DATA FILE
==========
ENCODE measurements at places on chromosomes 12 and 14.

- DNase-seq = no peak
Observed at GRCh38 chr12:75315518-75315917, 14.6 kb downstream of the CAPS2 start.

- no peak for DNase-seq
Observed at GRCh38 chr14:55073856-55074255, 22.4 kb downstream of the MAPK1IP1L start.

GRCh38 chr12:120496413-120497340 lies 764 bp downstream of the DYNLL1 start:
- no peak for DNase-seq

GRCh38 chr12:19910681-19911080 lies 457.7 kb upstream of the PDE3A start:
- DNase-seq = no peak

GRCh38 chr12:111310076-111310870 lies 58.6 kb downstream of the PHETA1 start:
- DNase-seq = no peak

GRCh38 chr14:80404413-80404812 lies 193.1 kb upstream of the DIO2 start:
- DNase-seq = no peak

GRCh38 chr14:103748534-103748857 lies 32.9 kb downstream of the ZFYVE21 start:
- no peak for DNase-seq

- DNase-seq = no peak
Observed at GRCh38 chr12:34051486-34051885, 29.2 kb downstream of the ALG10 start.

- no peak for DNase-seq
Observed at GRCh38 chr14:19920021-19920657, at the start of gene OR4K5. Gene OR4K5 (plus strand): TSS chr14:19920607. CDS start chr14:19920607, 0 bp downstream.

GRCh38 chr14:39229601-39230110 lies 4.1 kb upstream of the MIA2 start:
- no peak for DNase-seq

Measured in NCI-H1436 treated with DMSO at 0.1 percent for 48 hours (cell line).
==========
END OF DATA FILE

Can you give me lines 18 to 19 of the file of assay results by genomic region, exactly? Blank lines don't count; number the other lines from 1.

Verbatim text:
- no peak for DNase-seq
Observed at GRCh38 chr14:19920021-19920657, at the start of gene OR4K5. Gene OR4K5 (plus strand): TSS chr14:19920607. CDS start chr14:19920607, 0 bp downstream.